The water that flows through the San Francisco Bay is part of a watershed that covers 40% of California. What is a watershed? A watershed is an area of land over which all water eventually flows to the same point. Starting at the tops of mountains, water flows (usually from melted ice and snow); forming rivers, streams, lakes, groundwater and every other form of water. Everywhere is part of a watershed!
The major watershed that flows eventually through the Sacramento—San Joaquin River Delta and ultimately out through the Golden Gate may cover 40% of California, but it is the primary source of water for 25 million Californians and 7000 square miles of agriculture. This water is not only important for the humans who live here (who use over 50% of the water), it is also shared by many delicate habitats that house a diversity of organisms. Some endangered species such as delta smelt, steelhead, and Chinook salmon rely on the San Francisco Bay Delta watershed to survive.
You can easily make a model of a watershed at home or in the classroom, and experiment with diverting flow, adding or removing barriers and “marshes” (which can be simulated by a sponge) to see what happens. Simply use clay or plaster to create your hand imprint. The ridges represent mountains and hills—spray water over the cast and watch how it flows into the creases and cracks to form rivers, and pools at the lowest point—the ocean! Adding sprinkles of KoolAid or hot chocolate might help to make the streams stand out and demonstrate how water picks up all kinds of stuff as it flows.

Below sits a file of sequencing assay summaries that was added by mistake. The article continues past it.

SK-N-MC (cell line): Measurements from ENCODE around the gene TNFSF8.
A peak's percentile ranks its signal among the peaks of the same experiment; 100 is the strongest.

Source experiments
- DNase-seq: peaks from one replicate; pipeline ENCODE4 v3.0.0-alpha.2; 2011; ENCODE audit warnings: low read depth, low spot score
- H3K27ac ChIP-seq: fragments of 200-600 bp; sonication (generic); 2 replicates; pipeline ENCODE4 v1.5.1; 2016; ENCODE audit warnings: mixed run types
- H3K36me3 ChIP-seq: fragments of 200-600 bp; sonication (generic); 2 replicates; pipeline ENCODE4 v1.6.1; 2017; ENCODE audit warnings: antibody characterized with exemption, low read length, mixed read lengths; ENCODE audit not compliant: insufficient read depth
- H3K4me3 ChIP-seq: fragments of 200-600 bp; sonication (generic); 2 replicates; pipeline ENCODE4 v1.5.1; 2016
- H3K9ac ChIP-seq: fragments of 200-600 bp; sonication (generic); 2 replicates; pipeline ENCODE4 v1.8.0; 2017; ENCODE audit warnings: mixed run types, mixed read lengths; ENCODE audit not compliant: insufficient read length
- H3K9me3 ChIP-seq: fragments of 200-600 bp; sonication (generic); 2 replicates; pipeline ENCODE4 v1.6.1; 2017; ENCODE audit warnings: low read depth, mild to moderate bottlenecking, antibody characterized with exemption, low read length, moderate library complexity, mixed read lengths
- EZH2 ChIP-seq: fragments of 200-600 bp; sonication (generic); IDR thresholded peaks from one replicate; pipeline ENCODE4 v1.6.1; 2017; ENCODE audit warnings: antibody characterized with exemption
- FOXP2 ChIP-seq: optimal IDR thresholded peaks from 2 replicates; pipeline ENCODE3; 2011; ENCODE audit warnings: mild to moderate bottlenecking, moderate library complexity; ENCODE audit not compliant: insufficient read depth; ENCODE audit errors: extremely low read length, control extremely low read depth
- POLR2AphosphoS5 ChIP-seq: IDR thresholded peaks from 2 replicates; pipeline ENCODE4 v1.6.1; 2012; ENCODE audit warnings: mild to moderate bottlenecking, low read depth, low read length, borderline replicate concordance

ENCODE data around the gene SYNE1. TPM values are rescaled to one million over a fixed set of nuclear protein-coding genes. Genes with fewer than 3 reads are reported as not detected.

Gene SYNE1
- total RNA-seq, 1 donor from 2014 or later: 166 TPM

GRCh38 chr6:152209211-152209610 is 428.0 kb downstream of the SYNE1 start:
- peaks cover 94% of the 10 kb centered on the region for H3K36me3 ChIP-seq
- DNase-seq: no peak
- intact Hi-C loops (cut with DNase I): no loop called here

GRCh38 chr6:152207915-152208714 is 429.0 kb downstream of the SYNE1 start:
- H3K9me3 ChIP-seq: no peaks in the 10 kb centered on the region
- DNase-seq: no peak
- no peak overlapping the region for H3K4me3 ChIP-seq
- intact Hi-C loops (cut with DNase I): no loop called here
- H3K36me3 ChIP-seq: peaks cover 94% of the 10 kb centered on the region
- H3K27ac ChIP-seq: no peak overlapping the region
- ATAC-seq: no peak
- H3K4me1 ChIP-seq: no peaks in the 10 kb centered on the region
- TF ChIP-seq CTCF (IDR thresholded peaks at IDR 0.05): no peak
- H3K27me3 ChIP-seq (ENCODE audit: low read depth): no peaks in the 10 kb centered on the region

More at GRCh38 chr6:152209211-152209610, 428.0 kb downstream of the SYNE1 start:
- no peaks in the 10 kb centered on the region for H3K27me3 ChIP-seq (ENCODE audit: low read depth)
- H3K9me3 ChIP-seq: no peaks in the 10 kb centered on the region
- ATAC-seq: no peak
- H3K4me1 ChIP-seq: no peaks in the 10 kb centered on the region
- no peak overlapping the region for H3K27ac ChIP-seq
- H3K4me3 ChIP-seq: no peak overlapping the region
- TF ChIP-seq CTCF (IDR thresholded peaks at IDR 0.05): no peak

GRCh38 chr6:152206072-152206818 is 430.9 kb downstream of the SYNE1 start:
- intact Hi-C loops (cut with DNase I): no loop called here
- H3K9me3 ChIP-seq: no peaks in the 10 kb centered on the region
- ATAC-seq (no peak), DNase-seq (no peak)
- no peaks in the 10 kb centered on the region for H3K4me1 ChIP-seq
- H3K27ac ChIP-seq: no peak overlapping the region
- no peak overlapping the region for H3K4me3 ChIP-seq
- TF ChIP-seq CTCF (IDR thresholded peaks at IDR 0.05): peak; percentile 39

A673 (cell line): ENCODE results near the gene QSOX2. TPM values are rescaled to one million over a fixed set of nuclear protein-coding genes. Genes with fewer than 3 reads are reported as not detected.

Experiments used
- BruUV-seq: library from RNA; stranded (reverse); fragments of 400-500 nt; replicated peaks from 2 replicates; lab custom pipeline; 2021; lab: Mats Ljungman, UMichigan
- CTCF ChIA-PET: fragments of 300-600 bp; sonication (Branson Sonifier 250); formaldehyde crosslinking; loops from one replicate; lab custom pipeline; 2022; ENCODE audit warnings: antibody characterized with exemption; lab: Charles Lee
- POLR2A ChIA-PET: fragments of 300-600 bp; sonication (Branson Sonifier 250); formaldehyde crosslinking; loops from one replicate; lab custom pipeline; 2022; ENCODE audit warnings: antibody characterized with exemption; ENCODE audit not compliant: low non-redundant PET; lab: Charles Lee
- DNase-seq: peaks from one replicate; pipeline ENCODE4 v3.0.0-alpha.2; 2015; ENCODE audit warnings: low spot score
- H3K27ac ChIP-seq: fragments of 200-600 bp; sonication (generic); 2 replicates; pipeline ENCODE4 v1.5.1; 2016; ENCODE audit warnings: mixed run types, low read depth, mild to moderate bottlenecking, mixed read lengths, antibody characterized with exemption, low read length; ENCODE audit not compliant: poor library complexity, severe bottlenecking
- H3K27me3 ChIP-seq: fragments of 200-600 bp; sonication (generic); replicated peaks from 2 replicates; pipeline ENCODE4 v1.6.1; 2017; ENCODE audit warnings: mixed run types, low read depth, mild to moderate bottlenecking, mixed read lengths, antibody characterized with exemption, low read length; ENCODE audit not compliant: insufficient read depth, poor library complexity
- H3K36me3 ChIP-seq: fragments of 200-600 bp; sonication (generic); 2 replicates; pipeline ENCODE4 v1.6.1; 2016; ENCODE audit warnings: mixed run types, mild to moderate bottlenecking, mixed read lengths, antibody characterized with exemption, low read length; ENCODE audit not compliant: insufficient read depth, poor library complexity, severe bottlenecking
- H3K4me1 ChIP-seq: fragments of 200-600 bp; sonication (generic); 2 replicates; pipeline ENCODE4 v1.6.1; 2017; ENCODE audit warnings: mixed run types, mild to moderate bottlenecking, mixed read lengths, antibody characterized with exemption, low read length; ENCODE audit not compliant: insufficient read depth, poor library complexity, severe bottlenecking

Join our students as they discover their own local watershed and learn how we are all connected. Follow their journey on our YouTube channel.
Stewardship challenge of the week: find out the name of your local watershed and try to visit it! You may find yourself at a beautiful creek. You can be a hero to the ocean, and everywhere in between, by picking up trash before it flows all the way to the sea.